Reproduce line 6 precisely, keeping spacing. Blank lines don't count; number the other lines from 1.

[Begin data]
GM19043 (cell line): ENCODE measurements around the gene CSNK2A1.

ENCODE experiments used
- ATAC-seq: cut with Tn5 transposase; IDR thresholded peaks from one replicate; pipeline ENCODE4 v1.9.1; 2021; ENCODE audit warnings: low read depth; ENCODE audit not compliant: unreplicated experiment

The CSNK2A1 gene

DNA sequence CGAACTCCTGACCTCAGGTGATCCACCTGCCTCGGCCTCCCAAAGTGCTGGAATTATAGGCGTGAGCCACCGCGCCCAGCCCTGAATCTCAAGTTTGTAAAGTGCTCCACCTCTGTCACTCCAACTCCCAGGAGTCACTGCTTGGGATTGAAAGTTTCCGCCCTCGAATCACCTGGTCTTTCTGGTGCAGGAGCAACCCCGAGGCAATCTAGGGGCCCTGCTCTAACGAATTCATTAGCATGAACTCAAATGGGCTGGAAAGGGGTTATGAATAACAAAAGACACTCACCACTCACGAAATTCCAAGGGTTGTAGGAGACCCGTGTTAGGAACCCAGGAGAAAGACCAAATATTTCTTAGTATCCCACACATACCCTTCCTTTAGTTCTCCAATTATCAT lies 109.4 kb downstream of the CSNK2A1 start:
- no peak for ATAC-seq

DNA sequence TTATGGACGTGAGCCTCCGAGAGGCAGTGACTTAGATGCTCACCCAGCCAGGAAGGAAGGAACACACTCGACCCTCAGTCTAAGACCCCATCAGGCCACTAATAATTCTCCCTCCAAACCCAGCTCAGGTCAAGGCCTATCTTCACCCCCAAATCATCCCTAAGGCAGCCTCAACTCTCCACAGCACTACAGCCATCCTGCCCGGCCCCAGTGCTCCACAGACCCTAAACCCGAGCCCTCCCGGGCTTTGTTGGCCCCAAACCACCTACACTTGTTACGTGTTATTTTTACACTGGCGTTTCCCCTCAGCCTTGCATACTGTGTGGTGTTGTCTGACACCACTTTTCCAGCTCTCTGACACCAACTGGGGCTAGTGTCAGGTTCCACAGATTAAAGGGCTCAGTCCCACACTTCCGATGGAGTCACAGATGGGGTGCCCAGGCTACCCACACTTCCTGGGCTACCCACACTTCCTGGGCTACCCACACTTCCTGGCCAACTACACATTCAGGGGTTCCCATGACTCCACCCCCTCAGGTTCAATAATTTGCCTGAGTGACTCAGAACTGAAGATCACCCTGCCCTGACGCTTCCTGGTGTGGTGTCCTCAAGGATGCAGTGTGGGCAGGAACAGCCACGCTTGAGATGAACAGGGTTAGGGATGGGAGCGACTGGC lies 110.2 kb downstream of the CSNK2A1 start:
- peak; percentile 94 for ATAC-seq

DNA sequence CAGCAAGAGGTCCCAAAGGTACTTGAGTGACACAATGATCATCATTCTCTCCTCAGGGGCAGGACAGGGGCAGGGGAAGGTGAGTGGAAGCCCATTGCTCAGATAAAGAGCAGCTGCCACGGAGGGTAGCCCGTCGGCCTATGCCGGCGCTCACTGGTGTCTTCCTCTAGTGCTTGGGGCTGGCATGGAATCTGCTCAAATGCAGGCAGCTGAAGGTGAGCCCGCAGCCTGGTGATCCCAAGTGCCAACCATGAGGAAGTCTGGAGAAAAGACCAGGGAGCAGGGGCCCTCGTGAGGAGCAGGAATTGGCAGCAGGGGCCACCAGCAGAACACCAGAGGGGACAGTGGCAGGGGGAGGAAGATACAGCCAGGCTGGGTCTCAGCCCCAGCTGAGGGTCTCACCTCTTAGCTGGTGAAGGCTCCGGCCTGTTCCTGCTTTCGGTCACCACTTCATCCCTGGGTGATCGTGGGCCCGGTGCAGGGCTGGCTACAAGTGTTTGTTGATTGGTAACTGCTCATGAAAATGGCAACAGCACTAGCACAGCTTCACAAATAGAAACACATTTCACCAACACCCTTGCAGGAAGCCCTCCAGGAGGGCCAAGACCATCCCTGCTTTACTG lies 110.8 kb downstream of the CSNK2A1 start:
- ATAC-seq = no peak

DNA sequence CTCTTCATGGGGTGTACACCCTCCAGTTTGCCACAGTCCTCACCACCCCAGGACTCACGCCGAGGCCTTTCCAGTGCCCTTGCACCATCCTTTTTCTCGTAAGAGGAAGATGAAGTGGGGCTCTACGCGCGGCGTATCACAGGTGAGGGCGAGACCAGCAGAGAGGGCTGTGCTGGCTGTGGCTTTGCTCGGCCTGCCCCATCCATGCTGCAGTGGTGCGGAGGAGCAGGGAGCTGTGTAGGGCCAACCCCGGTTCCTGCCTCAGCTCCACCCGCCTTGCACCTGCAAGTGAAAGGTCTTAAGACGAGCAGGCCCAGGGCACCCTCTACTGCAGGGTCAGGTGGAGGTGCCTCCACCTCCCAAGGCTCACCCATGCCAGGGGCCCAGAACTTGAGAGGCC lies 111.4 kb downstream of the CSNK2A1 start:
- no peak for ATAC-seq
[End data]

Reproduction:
- no peak for ATAC-seq